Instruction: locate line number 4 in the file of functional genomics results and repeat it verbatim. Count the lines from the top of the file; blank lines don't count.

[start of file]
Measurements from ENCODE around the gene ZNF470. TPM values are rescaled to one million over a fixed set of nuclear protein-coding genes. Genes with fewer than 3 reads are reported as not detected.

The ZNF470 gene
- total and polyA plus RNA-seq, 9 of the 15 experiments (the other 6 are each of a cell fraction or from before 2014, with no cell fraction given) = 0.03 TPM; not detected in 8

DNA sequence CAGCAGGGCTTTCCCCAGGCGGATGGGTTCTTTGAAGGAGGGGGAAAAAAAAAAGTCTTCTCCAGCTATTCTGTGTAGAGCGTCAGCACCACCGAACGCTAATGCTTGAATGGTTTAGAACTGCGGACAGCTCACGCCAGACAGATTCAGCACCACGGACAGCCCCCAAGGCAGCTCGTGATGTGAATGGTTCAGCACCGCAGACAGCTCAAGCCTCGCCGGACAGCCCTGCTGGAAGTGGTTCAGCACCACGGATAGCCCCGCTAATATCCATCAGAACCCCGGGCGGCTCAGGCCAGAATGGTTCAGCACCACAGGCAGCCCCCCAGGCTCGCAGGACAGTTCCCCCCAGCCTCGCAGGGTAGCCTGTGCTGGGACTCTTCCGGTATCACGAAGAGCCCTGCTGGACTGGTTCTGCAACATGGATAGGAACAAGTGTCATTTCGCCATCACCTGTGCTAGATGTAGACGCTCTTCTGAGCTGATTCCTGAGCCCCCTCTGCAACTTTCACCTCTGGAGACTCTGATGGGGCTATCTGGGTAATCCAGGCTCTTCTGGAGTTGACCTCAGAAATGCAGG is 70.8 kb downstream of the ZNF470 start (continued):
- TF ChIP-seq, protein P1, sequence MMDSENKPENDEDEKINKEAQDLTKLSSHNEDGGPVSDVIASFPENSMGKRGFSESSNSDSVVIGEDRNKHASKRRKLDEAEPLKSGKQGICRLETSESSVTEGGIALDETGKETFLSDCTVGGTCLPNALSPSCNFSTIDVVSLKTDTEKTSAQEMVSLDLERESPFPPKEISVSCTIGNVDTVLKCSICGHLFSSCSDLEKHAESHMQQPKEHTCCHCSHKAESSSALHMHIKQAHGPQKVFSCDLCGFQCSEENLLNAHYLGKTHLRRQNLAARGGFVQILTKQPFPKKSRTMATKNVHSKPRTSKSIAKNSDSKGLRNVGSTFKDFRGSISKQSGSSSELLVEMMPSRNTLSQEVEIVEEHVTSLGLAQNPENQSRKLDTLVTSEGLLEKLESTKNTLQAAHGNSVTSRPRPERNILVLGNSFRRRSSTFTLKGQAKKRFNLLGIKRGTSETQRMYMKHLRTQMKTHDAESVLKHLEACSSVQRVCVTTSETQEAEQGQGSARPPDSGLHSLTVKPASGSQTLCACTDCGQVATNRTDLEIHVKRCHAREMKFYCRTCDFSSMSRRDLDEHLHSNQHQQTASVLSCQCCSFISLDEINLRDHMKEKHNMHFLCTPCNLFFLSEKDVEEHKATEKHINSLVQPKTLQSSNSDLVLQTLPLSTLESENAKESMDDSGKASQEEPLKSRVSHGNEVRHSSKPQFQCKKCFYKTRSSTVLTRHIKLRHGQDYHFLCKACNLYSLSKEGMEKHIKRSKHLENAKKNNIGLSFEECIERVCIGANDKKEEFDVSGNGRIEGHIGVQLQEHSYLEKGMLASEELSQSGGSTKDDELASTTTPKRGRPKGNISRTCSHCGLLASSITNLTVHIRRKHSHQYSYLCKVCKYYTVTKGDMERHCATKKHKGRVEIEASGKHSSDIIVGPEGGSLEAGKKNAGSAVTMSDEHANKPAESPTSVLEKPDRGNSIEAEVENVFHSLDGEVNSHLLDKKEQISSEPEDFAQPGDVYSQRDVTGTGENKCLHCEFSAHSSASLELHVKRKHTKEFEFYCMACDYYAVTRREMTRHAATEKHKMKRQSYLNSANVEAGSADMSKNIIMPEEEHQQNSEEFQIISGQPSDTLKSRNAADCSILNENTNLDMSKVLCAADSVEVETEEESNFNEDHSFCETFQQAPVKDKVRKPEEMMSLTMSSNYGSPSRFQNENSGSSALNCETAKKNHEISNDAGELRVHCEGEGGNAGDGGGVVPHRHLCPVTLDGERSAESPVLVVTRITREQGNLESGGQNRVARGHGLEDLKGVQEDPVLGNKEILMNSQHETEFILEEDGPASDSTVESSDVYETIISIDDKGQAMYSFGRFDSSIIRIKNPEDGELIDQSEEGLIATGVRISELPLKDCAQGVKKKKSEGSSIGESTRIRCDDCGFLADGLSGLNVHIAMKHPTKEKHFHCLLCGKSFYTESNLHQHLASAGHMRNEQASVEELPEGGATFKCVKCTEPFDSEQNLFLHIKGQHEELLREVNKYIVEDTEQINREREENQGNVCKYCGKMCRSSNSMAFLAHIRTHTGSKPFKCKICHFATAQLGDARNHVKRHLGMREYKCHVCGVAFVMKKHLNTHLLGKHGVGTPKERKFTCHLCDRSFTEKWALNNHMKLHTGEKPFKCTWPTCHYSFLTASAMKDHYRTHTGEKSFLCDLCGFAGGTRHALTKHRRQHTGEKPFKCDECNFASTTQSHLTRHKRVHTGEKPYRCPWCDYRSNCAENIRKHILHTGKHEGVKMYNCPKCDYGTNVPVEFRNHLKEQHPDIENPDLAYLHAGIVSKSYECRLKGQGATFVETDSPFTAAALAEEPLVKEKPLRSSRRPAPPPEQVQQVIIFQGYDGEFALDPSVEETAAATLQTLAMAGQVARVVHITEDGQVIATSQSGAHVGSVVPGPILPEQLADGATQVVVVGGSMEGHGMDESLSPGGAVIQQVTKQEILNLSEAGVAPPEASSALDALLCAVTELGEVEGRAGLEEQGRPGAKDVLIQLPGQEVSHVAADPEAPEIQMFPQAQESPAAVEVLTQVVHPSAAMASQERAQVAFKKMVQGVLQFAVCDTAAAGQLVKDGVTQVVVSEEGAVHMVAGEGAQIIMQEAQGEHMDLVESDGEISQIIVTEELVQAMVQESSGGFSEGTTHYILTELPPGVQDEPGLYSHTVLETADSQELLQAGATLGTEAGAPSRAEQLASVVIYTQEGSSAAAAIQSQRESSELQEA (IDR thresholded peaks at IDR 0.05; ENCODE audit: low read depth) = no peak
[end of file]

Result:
DNA sequence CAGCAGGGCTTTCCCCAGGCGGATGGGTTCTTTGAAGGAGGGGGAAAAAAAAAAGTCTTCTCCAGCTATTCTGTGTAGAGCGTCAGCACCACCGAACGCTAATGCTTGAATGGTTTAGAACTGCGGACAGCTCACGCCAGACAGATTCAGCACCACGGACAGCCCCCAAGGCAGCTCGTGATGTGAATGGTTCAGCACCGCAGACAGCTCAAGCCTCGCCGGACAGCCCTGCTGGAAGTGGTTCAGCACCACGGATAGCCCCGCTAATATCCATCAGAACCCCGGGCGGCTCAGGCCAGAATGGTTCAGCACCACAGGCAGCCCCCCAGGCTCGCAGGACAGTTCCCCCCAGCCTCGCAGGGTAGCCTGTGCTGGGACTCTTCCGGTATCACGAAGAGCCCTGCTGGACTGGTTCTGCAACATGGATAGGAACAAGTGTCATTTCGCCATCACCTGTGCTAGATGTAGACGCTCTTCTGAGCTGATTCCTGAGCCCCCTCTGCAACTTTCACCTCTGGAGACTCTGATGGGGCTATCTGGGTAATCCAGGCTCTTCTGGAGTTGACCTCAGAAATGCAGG is 70.8 kb downstream of the ZNF470 start (continued):